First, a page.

305	the soil of the province; (b) the right to dispose of Crown lands
   306	unburdened by aboriginal title; and (c) the right, within its
   307	jurisdiction under s. 92 of the Constitution, to govern the
   308	province.  All titles, leases, licenses, permits and other
   309	dispositions emanating from the Imperial Crown during the
   310	colonial period or from the Crown in right of the province since
   311	Confederation are valid in so far as aboriginal interests are
   312	concerned. The province has a continuing fiduciary duty to permit
   313	Indians to use vacant Crown land for aboriginal purposes.  The
   314	honour of the Crown imposes an obligation of fair dealing in this
   315	respect upon the province which is enforceable by law.
   317	     35.  The plaintiffs, on behalf of the Gitksan and
   318	Wet'suwet'en people are accordingly entitled to a Declaration
   319	confirming their legal rights to use vacant Crown land for
   320	aboriginal purposes subject to the general law of the province.
   322	     36.  The orderly development of the territory including the
   323	settlement and development of non-reserve lands and the
   324	harvesting of resources does not ordinarily offend against the
   325	honour of the Crown.  This is because the province has many other
   326	duties and obligations additional to those owed to Indians and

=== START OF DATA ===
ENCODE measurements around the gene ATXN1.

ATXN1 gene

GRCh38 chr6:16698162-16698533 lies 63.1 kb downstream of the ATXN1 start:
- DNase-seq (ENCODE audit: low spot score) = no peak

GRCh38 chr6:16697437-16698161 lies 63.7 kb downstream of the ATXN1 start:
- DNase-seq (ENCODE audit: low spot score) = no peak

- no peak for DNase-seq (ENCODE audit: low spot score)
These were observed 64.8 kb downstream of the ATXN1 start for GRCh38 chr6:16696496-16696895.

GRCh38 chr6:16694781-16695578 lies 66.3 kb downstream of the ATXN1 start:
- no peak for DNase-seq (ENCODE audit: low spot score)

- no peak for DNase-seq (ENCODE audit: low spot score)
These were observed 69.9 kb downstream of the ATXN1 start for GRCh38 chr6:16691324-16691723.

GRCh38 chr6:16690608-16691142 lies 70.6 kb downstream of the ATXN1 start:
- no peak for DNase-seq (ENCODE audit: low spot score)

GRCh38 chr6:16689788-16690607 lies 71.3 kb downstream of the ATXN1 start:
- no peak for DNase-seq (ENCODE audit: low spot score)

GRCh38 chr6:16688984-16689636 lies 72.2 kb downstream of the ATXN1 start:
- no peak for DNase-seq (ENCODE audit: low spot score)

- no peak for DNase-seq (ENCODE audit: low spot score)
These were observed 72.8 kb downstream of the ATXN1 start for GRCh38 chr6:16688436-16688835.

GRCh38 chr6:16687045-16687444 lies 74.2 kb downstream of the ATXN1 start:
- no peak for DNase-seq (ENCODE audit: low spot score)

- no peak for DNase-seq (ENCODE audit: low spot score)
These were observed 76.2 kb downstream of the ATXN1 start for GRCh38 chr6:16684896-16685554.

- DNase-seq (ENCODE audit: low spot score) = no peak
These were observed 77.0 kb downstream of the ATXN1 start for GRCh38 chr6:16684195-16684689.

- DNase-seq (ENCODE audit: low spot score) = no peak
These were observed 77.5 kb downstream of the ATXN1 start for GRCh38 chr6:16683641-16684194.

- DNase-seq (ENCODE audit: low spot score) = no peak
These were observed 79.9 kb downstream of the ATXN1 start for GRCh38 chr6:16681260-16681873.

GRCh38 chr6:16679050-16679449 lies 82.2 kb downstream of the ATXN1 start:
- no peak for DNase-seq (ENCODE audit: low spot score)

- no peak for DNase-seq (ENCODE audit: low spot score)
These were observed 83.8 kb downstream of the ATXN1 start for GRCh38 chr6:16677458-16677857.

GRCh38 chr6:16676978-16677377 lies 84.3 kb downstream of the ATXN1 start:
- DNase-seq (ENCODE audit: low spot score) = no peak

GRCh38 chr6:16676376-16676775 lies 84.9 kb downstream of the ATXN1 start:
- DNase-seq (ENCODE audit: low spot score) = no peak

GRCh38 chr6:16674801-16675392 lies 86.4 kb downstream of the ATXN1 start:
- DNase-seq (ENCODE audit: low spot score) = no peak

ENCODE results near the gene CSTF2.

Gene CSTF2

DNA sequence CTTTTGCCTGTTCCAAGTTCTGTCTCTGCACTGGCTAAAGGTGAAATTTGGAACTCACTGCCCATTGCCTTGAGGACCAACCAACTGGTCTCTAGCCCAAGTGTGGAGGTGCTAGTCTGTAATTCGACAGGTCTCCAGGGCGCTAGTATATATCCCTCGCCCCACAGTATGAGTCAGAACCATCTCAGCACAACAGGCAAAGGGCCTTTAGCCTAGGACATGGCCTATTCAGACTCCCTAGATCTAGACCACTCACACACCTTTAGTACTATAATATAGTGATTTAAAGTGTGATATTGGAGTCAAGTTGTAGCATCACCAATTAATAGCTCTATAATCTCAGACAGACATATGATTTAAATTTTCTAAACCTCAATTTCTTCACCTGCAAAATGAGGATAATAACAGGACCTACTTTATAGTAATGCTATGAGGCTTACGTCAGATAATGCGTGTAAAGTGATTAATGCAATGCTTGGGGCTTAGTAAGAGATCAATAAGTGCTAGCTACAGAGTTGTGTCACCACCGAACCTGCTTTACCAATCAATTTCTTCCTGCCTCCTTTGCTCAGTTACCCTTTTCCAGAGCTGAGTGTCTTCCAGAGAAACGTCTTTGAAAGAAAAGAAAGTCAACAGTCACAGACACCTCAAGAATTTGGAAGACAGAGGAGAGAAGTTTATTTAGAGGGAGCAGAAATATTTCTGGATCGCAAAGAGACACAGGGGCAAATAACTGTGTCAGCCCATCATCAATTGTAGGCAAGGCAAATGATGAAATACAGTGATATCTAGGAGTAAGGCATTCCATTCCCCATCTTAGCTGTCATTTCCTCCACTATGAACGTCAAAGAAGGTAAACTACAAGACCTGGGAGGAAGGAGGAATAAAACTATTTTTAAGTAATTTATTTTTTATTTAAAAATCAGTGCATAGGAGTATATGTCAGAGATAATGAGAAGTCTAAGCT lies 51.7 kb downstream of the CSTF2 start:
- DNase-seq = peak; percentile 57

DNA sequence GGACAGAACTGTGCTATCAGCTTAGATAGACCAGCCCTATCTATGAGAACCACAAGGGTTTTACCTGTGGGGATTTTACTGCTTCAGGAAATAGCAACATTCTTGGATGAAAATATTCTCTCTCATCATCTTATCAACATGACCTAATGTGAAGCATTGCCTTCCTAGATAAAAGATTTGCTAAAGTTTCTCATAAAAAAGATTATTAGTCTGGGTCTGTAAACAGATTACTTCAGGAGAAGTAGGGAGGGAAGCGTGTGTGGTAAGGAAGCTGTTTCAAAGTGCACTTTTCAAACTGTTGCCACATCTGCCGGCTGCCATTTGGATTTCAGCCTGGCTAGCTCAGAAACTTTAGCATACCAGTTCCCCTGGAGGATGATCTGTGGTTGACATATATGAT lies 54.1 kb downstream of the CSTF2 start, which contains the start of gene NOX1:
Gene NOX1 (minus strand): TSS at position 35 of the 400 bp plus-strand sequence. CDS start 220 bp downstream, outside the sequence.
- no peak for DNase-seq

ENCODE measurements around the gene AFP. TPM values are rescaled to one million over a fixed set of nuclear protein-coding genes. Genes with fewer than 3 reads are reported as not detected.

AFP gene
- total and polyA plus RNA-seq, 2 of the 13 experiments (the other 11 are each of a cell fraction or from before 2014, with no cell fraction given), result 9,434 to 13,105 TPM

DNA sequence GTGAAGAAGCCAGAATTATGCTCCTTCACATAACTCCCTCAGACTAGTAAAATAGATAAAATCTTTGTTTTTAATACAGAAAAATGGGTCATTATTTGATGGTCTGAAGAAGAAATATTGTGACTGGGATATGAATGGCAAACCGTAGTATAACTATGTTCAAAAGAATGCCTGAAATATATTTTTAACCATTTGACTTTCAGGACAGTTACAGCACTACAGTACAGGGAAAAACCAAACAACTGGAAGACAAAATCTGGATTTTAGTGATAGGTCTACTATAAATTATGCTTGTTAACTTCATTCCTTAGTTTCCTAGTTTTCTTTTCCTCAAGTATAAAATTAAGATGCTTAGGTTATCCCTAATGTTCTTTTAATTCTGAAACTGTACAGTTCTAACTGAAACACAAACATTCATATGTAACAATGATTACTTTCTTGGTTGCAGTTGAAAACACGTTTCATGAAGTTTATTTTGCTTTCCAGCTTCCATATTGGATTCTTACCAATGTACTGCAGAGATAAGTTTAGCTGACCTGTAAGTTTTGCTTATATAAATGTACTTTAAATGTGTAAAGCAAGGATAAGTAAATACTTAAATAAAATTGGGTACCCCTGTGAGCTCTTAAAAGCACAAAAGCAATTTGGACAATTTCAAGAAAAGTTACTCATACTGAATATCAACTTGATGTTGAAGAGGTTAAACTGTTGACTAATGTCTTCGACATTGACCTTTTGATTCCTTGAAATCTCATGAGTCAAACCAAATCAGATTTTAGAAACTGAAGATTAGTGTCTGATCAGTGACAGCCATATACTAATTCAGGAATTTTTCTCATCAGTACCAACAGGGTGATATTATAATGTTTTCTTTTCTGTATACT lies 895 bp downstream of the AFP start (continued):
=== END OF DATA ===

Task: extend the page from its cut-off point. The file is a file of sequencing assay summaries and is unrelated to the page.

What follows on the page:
327	because (a) the territory is so vast; (b) game and other
   328	resources are reasonably plentiful; and (c) most Indians in the
   329	territory are only marginally dependent upon sustenance
   330	activities.
   332	     37.  The right of Indians to use unoccupied, vacant Crown
   333	land is an not an exclusive right and it is subject to the
   334	general law of the province.  The Crown has always allowed
   335	non-Indians also to use vacant Crown lands.
   337	     38.  For the reasons stated in the Reasons for Judgement, it
   338	is not advisable to specify the precise rules that would govern
   339	the relationship between the Indians and the Crown.  Instead,
   340	that question should be left to the law relating to fiduciary
   341	duties which provides ample legal remedies.
   343	     39.  Part 15 of this judgment describes the circumstances
   344	which the province and the Indians should take into consideration
   345	in deciding whether any proposed Crown action may constitute a
   346	breach of its fiduciary duty to Indians.  Generally speaking, the
   347	operative word is "reconciliation" rather than "rights" or
   348	"justification."
   350	     40.  As the Crown has all along had the right to settle and
   351	develop the territory and to grant titles and tenures in the
   352	territory unburdened by aboriginal interests, the plaintiffs'
   353	claim for damages is dismissed.
   355	     41.  If I have erred on the question of extinguishment, and
   356	the plaintiffs aboriginal interests or any of them are not